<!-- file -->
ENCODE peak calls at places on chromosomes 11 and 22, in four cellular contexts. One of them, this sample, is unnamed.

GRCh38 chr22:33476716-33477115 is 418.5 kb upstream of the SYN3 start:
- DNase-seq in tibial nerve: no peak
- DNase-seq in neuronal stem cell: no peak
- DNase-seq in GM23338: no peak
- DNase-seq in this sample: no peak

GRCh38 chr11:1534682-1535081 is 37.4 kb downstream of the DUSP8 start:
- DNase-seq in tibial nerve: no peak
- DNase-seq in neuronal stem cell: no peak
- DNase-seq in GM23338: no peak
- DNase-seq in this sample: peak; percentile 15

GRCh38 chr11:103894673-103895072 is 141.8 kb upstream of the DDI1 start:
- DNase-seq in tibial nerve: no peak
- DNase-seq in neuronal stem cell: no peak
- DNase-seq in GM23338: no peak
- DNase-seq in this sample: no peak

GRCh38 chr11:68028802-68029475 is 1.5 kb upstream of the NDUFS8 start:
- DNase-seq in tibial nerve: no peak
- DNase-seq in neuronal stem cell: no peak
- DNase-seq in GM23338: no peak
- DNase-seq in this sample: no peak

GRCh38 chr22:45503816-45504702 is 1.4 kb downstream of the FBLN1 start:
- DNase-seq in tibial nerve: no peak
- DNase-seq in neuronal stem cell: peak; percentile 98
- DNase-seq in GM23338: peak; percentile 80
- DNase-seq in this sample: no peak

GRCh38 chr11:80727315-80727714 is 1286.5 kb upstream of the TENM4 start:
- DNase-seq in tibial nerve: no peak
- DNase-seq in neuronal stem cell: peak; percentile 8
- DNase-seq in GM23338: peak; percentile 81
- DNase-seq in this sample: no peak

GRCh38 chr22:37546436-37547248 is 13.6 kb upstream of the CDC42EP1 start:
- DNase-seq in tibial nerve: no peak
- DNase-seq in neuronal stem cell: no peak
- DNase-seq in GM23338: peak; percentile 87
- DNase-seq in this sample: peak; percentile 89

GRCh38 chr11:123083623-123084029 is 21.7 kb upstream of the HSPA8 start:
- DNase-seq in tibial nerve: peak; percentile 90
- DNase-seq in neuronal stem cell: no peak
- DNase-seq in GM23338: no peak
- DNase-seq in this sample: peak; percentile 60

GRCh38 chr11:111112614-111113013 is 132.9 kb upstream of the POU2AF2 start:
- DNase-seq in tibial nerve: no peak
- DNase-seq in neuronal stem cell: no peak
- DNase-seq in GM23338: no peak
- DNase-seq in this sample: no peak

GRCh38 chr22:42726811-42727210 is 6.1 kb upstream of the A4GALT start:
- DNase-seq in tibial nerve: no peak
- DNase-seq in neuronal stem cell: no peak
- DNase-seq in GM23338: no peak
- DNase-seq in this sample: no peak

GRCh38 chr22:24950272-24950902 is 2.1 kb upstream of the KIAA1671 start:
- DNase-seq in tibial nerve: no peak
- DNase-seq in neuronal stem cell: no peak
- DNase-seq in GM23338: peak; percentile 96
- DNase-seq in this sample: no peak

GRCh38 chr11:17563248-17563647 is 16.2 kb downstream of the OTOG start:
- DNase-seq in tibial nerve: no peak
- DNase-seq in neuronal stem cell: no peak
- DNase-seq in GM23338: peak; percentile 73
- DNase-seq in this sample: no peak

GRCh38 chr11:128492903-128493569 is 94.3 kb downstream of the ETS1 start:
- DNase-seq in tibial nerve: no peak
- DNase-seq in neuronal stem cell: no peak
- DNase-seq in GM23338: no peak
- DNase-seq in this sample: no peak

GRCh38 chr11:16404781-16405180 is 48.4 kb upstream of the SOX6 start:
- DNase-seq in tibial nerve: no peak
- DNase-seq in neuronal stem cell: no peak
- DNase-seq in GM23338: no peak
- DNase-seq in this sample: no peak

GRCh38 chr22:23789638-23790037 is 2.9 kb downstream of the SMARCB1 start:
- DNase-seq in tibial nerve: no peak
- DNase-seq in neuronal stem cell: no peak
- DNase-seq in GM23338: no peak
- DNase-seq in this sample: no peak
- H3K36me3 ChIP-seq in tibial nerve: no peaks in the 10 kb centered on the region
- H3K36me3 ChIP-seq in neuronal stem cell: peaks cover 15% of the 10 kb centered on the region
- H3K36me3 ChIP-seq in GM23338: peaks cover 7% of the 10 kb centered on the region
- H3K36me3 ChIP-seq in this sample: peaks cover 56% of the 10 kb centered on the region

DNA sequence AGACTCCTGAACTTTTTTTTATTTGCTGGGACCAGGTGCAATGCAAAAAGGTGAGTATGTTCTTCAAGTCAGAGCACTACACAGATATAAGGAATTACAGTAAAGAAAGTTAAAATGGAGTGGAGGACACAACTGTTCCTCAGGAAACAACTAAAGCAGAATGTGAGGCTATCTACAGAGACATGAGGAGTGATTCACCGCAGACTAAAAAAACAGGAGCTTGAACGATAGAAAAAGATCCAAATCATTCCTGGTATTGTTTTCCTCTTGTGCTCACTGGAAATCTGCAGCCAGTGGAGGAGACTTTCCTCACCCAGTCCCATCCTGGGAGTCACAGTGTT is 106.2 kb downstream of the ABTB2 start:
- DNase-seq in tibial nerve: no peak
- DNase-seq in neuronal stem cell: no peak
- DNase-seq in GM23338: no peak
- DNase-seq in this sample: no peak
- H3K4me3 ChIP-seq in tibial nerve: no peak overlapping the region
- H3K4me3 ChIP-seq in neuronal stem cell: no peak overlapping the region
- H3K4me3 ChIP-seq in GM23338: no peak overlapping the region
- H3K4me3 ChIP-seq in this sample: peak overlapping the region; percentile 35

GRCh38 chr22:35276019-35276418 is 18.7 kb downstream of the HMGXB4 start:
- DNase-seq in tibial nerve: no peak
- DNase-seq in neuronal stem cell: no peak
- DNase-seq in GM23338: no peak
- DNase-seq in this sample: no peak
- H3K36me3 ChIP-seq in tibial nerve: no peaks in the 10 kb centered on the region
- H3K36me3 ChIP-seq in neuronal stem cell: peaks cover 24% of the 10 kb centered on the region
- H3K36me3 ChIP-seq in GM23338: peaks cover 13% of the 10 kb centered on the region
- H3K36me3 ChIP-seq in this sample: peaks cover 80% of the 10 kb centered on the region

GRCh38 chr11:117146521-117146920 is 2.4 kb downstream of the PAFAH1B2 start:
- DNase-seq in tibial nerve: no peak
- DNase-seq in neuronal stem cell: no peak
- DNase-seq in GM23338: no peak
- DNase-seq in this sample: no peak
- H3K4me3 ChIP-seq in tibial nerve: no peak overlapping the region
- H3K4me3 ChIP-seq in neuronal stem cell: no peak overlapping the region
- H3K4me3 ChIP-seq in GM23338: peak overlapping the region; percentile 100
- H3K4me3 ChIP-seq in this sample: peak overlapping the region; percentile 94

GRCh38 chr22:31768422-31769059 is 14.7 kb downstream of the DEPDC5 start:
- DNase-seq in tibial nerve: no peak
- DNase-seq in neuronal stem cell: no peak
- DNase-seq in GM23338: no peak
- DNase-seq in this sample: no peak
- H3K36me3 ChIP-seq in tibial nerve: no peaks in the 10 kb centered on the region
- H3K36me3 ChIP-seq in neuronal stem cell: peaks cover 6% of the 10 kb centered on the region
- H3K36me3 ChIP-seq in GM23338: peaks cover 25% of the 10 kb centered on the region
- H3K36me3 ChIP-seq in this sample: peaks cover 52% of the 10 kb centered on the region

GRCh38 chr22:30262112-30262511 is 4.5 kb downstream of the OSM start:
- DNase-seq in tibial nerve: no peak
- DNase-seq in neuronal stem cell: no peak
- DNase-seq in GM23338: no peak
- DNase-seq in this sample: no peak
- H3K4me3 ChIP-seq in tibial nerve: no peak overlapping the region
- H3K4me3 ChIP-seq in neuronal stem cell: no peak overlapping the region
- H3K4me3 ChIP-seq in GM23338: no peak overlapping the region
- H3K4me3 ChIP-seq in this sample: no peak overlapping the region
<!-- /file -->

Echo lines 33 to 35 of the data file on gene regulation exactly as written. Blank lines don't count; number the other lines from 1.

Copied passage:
- DNase-seq in tibial nerve: no peak
- DNase-seq in neuronal stem cell: no peak
- DNase-seq in GM23338: peak; percentile 87